On “public” radio Wednesday, yet another financial guru was advising Europe to follow the lead of the United States: Bail out troubled banks (such as those of Spain) and forcibly transfer more wealth to cover high debt (as persists in Italy).
Coincidentally, the same evening I read a passage by Ludwig von Mises, the great Austrian economist who eventually settled in New York, transcribed from lectures he delivered in Argentina in 1959. Mises’s advice is as timely now as it was then:
To these people [who say follow the United States] one should answer first of all: “One of the privileges of a rich man is that he can afford to be foolish much longer than a poor man.” And this is the situation of the United States. The financial policy of the United States is very bad and is getting worse. Perhaps the United States can afford to be foolish a bit longer than some other countries.
Mises noted that the usual alternative to financing government spending through taxation is to finance it through inflation (government fabrication of fiat money). Such a policy, he explained, is disastrous, the economic chicanery of Lord Keynes notwithstanding, for it enables the government to go further into debt while devaluing the currency in the marketplace. Fortunately, he argued, it is a policy that can be reversed:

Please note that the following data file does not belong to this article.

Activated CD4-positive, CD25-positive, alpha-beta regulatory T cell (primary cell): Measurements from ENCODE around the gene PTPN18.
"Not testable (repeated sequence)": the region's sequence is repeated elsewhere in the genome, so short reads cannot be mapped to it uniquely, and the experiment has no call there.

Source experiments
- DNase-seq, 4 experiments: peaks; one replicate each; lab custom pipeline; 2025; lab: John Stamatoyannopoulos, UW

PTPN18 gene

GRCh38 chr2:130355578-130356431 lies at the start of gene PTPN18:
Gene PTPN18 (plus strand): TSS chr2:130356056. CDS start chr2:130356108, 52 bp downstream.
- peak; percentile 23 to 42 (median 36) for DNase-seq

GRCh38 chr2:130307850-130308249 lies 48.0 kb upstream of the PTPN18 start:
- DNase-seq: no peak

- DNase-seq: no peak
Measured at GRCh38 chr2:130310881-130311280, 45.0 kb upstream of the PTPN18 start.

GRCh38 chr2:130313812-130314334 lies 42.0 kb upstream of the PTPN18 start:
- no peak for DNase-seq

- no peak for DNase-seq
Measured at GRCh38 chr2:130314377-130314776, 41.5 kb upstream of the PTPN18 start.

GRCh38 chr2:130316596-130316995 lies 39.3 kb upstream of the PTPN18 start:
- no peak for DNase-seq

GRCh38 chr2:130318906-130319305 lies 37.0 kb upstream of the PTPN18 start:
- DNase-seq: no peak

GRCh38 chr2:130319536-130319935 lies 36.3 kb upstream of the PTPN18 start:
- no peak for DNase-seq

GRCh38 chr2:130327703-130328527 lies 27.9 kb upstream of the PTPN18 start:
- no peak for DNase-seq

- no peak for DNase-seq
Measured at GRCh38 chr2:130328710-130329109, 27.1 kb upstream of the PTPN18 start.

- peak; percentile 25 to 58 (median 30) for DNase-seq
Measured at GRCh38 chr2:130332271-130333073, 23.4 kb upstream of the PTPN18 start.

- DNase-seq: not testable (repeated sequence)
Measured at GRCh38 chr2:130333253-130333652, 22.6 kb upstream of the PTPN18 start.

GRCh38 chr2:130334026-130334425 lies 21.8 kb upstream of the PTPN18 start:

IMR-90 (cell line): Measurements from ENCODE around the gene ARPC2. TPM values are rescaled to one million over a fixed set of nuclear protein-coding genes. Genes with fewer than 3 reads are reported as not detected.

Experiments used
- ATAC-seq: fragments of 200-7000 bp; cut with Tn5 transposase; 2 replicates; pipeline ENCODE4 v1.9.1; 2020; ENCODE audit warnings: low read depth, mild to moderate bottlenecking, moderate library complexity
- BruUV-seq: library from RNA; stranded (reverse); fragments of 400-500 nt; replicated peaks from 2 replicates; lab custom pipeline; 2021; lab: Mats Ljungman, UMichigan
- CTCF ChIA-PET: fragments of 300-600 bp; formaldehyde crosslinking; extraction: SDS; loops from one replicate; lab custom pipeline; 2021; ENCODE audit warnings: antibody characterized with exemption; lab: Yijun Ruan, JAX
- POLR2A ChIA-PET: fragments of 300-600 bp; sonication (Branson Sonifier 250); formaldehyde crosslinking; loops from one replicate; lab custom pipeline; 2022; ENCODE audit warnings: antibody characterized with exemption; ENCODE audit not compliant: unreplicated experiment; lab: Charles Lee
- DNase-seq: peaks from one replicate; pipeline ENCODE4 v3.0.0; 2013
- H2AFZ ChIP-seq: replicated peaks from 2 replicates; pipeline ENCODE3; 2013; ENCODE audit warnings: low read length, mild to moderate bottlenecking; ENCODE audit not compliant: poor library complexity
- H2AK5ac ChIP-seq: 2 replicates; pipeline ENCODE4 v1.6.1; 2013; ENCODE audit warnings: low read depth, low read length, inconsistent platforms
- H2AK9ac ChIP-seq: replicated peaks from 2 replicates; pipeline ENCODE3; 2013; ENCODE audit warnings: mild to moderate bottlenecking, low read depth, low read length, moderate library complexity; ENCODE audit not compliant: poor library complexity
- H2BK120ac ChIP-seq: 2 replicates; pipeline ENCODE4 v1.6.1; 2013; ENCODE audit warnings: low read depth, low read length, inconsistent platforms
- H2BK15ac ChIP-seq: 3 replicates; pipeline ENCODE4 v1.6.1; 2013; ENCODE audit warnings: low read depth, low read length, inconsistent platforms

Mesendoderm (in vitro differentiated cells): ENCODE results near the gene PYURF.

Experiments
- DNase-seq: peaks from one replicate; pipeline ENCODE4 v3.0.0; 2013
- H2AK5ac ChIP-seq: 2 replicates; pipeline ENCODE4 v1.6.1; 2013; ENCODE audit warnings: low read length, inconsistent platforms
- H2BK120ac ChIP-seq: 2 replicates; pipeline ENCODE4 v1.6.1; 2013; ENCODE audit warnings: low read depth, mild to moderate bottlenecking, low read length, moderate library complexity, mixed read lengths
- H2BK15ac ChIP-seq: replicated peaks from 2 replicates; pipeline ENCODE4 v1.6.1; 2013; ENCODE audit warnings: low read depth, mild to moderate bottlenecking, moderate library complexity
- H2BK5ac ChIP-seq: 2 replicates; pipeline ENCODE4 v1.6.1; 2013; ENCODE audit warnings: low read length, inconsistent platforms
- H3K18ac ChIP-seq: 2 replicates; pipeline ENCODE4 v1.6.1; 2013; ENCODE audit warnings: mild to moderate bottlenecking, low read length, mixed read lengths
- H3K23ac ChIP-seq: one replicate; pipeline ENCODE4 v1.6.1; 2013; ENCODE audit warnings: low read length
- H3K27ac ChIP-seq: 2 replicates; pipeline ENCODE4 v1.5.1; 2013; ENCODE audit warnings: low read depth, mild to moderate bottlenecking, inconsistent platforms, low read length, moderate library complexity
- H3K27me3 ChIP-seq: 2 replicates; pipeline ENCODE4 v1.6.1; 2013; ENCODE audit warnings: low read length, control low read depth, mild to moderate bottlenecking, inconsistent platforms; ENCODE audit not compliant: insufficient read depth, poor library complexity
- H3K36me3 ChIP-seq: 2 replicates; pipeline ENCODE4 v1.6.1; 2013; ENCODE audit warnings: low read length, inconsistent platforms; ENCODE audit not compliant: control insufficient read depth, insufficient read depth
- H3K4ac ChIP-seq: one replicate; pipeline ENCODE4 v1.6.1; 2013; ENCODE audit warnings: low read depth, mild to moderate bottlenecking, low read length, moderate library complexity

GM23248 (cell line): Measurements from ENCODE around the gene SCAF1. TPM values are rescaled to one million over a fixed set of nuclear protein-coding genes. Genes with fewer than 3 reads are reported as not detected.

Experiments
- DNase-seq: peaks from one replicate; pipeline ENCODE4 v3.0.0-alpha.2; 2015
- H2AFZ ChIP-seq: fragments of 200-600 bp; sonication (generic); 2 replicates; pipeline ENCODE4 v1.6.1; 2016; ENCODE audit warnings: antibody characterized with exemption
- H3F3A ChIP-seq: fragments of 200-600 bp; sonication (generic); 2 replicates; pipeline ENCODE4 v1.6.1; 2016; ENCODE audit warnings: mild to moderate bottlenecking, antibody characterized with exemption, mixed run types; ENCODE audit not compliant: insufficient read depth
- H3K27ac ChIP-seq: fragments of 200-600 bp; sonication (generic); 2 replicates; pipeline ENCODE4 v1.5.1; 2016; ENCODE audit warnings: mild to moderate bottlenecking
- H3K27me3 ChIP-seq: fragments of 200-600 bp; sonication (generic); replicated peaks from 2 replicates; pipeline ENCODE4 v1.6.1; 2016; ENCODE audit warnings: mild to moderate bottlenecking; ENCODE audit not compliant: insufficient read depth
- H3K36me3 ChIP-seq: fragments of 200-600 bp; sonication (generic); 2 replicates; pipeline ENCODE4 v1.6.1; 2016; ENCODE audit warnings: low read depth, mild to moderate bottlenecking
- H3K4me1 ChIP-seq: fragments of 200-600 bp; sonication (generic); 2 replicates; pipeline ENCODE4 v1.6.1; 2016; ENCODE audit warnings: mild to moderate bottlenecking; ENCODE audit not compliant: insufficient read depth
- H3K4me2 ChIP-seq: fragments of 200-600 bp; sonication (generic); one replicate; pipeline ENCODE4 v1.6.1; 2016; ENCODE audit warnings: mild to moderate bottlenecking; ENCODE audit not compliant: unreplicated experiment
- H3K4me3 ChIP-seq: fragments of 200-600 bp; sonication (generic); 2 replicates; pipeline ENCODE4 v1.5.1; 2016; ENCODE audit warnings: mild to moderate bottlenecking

Inflation is a policy. And a policy can be changed. Therefore, there is no reason to give in to inflation. If one regards inflation as an evil, then one has to stop inflating. One has to balance the budget of the government. Of course, public opinion must support this; the intellectuals must help the people to understand. Given the support of public opinion, it is certainly possible for the people’s elected representatives to abandon the policy of inflation.
Obviously most of today’s Argentines have forgotten or ignored Mises’s warnings; annual inflation in that nation proceeds at around 25 percent. How the United States handles its debt of nearly $16 trillion (not to mention its unfunded “entitlement” liabilities) remains to be seen.
If Americans want genuine economic recovery, rather than mountains of government debt and dollars worth dimes, they would do well to ask “What Would Mises Do?”
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